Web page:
A second meeting was held May 2d, when the following officers were elected: President, Hon. Ed. Russell; Vice President, R. N. Hershfield; Treasurer, James Crow; Secretary, Frederic Lockley. A membership book was then present signed their names. Committees in finance, on manufactures, on navigation, on advertising, on excursions, and our street railroads, were appointed, and the time for the holding of regular meetings determined upon. As the inception of the narrow gauge railroad, which promises such important results to Leavenworth, will be of interest to most of our readers, we will briefly narrate the part taken by the Citizens' Association in procuring its successful adoption. At a meeting held June 6th, Mr. James Crow mentioned that he had read an advertisement about a new railroad project, and as some of the gentlemen who had signed it were present, he asked that they be allowed to address the meeting. This called forth Gen. Stone, who said the proposition referred to was not his own, but for the information of the meeting he would mention that it was proposed to build a railroad of three feet gauge from Leavenworth to Denver, with branch roads connecting with every town lying within a given distance of the trunk line. The aid asked of the county was the $250,000 of Kansas Pacific stock. In view of the diminished cost of constructing and operating the narrow gauge road,the present evil of high freights and passage would be avoided. After considerable debate, a committee of seven was appointed to consider the proposition, with instructions to report at the next meeting. On June 17th the committee made their report, in which they favored the project, and expressed the belief that the proposed road, if properly managed and run in the interest of Leavenworth, would be worth more than all the railroads we have at present, from the fact that freights and passengers could be run over a road of that kind for a cost at least one-third less than can be done over a broad gauge road. The local retail trade that could be gained for Leavenworth from the adjoining fifty miles, if passengers could be carried for three cents a mile, would be of more benefit to our citizens than all the stock owned by the county in all the other railroads combined. The report was adopted, and the city papers all united in commending the project. This discussion being noised abroad, delegations from the counties west of here, through which the road was expected to pass, began to arrive in Leavenworth and guarantied upon behalf of the communities they represented liberal aid to the road.
The railroad excitement which then prevailed in our city, when three propositions were before the county board for adoption, and the district court room was daily thronged to hear the various claims presented by the projectors of the different roads, is too fresh in the minds of our readers to need recapitulation.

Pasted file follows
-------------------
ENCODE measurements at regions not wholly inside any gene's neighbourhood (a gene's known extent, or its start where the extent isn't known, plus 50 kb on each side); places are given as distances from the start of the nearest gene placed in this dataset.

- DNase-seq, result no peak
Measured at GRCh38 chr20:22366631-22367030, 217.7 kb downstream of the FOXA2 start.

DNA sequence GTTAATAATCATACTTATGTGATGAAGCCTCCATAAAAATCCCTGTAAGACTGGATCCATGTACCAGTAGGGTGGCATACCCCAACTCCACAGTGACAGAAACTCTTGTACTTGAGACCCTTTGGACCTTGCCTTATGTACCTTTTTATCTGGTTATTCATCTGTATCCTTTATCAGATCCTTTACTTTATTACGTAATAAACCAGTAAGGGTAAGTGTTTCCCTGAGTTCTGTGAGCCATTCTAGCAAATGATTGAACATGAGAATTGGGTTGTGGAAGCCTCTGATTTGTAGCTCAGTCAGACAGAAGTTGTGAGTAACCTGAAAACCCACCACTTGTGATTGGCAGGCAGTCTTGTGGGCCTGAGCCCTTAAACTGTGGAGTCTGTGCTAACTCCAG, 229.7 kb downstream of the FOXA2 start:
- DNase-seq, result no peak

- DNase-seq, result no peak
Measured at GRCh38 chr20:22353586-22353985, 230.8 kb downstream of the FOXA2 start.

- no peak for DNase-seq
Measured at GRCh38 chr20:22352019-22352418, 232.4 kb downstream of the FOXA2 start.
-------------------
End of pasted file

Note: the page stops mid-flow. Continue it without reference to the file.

The action of the Citizens' Association being regarded as almost a derisive in determining the fate of these rival propositions, a railroad committee consisting of G. T. Anthony, George Einstein, E. P. Willson and James A. McGonigle, was appointed by the President of the Citizens' Association to examine into them and report. At a meeting held July 1st, the committee brought in their report, in which they enunciated the following views: That routes chosen should open up, as far as possible, new and unoccupied territory. The longest line with the greatest number of natural feeding branches, should receive first attention. No encouragement should be given to connecting links, or branch roads, unless required to perfect a system centering in this city, or to complete continuous trunk lines passing through it. The greatest possible diversity of interests should be represented in the ownership and management, thereby securing completion and a consequent minimum of rates. As far as possible lines should be laid across the country radiating from a common centre and equidistant from each other. Judged by these rules, the Kansas Central narrow gauge proposition was shown by much urgent argument, to offer the greatest advantage to the city and county and its adoption was, upon these grounds, strongly recommended. Shortly after the other two propositions were withdrawn, and on the election held August 6th, the Kansas Central proposition was adopted by a large majority.
The prevailing influence of the Citizens' Association being thus demonstrated, it was deemed expedient by railroad corporators, as well as by the citizens generally, to have all railroad projects submitted to that organization for their approval, before taking any practical steps towards submitting them to the votes of the people. On Saturday evening, Aug. 19th, at a special meeting of the Association, Mr. A. M. Clark presented a proposition to build a railroad as follows: A three foot gauge, to run from Leavenworth to the Arkansas river, and thence southwest to the Atlantic & Pacific railroad on the Canadian river. The route of be an open question. The aid asked of the county was $300,000 of Cameron stock, and $150,000 of county bonds. The proposition was referred to the Railroad Committee. On the 20th Sept. the committee reported, urging as objections to the adoption of the proposition that the sum asked was too much, that it stipulated for the delivery of bonds before a sufficient length of road was built, and that the route was indeterminate, whereas a single proposed line should be defined. This report being adopted at a crowded meeting, an amended proposition was shortly after submitted, which was also referred to the same committee. The objections urged against this new proposition in the committee's report, were that it provided for the delivery of the bonds before the construction of the road, and that it gave no guaranty of the road being carried beyond Leavenworth county. The committee laid it down as "the clearly defined and determined purpose of this Association and the people to favor no scheme securing less than fifty miles of new and independent road, and the withholding of the subsidy until the completion, equipment and operation of such distance." To exact less than this, they declared, would be to repeat the blunders which had proved so disastrous in the past. The concessions asked of the corporators by the committee, were refused, and when the proposition was voted on, December 4th, it was defeated by an overwhelming vote.